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NOWHERE TO HIDE|
Yesterday's tattered system or network administrator, or Web site operator, fought back with signature-based defenses, or sometimes hid in the weeds hoping they'd plugged the latest Windows hole and prayed the latest mass-mailing worm would skip on by. That kind of security by obscurity is fatal today to many business models.
"Coupled with [the changing threat landscape] has been the transformation of attack tools, going from largely self-propagating attacks or hacker tool-kits to automated, sophisticated blended threats with a high reliance on social engineering," Spafford says. "Botnets and rootkits are prominent. For those of us looking at trends, we see a similar evolution of viruses--stealthy, widespread, automated, organized criminal activity, coming from where we were 10 years ago."
Donn Parker, a longtime computer crime observer and prominent researcher with SRI International, says the cat-and-mouse game between criminals and those paid to keep them in check followed business' migration to the Net--and he doesn't expect it to abate any time soon.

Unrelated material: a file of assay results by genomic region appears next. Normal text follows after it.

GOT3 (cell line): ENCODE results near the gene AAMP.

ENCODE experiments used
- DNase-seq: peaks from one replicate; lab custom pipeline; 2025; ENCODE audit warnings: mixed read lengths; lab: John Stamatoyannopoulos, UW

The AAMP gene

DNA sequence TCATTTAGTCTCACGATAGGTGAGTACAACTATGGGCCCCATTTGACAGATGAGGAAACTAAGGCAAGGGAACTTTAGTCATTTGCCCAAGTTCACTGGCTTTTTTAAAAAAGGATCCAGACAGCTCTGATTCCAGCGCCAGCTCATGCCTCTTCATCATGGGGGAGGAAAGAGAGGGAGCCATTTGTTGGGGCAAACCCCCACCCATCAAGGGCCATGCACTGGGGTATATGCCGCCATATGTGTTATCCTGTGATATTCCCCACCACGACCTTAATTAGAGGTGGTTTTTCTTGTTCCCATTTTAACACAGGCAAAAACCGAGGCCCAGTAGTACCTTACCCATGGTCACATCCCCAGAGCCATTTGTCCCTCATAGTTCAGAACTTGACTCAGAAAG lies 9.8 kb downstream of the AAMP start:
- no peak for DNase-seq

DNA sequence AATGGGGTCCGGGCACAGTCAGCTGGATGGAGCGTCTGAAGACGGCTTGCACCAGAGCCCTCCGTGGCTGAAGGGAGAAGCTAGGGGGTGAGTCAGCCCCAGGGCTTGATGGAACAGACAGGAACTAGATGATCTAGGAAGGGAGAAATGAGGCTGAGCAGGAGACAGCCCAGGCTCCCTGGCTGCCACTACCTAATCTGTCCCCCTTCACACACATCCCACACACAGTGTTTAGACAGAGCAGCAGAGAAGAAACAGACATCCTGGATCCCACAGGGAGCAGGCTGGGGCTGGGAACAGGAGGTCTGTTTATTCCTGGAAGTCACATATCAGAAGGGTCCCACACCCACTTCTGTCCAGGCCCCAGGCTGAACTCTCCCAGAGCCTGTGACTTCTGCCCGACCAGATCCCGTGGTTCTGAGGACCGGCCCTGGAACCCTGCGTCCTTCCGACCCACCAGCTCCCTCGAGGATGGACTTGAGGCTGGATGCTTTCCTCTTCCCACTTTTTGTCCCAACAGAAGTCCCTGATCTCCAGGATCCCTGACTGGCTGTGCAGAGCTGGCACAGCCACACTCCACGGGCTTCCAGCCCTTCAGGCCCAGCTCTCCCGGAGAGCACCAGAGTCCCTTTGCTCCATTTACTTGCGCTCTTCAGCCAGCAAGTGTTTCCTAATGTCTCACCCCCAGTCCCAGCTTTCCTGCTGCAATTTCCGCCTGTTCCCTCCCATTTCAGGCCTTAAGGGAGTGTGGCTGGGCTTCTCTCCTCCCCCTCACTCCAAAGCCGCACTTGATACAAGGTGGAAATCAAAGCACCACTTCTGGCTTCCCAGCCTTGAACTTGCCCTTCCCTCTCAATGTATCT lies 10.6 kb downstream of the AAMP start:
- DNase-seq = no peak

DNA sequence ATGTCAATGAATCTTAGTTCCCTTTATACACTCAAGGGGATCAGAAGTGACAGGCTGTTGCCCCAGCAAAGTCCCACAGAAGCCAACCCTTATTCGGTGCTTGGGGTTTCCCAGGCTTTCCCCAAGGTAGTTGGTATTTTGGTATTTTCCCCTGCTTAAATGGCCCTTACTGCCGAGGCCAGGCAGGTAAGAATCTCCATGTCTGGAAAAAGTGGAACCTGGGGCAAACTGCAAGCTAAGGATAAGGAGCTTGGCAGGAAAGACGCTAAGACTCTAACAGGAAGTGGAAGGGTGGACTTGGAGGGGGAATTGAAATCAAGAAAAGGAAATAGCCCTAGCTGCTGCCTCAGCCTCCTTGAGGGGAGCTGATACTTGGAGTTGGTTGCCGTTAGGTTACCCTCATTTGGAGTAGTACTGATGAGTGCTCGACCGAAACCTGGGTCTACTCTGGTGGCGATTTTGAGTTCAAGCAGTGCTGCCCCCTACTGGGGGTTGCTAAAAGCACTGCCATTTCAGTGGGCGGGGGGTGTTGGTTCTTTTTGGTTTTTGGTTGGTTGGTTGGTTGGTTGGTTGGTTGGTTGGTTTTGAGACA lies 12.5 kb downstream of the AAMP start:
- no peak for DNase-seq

"I've said time after time, the problems associated with the use and misuse of computers is a one-upsmanship problem. The bad guys figure out new ways to beat the newest security, and good guys increase security again," Parker says. "Used to be in
| the 1960s, '70s, '80s, it was amateur criminal activity where the criminals were motivated to solve their own personal problems by malicious acts against computers. Gradually...it has grown into a very large-scale organized criminal activity where motivation is for financial gain."
This was first published in January 2008